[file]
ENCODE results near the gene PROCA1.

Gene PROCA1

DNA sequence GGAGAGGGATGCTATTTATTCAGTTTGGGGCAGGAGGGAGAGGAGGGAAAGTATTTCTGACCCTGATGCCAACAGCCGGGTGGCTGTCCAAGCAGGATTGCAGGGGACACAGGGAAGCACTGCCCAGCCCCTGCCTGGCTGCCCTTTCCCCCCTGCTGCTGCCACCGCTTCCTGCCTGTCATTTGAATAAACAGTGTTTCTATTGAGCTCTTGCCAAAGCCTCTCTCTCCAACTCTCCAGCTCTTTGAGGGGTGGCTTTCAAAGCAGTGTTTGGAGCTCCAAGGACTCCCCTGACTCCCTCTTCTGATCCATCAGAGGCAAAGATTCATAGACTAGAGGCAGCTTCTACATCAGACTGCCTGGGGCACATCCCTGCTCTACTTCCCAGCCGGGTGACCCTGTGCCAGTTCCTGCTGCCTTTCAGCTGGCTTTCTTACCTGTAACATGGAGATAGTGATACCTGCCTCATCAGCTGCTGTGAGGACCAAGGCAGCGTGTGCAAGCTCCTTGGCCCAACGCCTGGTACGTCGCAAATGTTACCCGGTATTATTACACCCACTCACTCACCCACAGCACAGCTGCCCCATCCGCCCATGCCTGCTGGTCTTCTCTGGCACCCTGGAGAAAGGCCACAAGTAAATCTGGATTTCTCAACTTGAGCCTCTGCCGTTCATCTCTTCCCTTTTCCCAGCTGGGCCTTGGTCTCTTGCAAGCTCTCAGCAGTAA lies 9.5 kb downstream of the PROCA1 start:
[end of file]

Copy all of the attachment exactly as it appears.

ENCODE results near the gene PROCA1.

Gene PROCA1

DNA sequence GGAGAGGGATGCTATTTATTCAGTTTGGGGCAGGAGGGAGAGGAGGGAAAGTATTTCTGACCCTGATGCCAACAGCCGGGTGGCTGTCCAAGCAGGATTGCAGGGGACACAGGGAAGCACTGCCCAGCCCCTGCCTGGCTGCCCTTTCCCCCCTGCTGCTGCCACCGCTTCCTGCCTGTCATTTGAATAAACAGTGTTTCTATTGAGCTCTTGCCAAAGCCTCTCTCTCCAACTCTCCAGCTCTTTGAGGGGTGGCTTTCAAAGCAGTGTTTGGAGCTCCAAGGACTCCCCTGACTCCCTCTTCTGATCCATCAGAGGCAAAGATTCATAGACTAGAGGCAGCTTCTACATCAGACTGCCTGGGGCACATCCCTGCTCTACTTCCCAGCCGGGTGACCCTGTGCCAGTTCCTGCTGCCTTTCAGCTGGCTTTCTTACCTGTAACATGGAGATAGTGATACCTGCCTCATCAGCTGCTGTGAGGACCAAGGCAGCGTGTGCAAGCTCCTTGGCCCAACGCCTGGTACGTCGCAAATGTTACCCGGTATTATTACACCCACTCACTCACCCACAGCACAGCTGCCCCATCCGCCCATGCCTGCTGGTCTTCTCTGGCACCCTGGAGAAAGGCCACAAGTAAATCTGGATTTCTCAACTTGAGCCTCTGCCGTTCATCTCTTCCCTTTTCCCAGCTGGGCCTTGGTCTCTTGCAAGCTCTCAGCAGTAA lies 9.5 kb downstream of the PROCA1 start: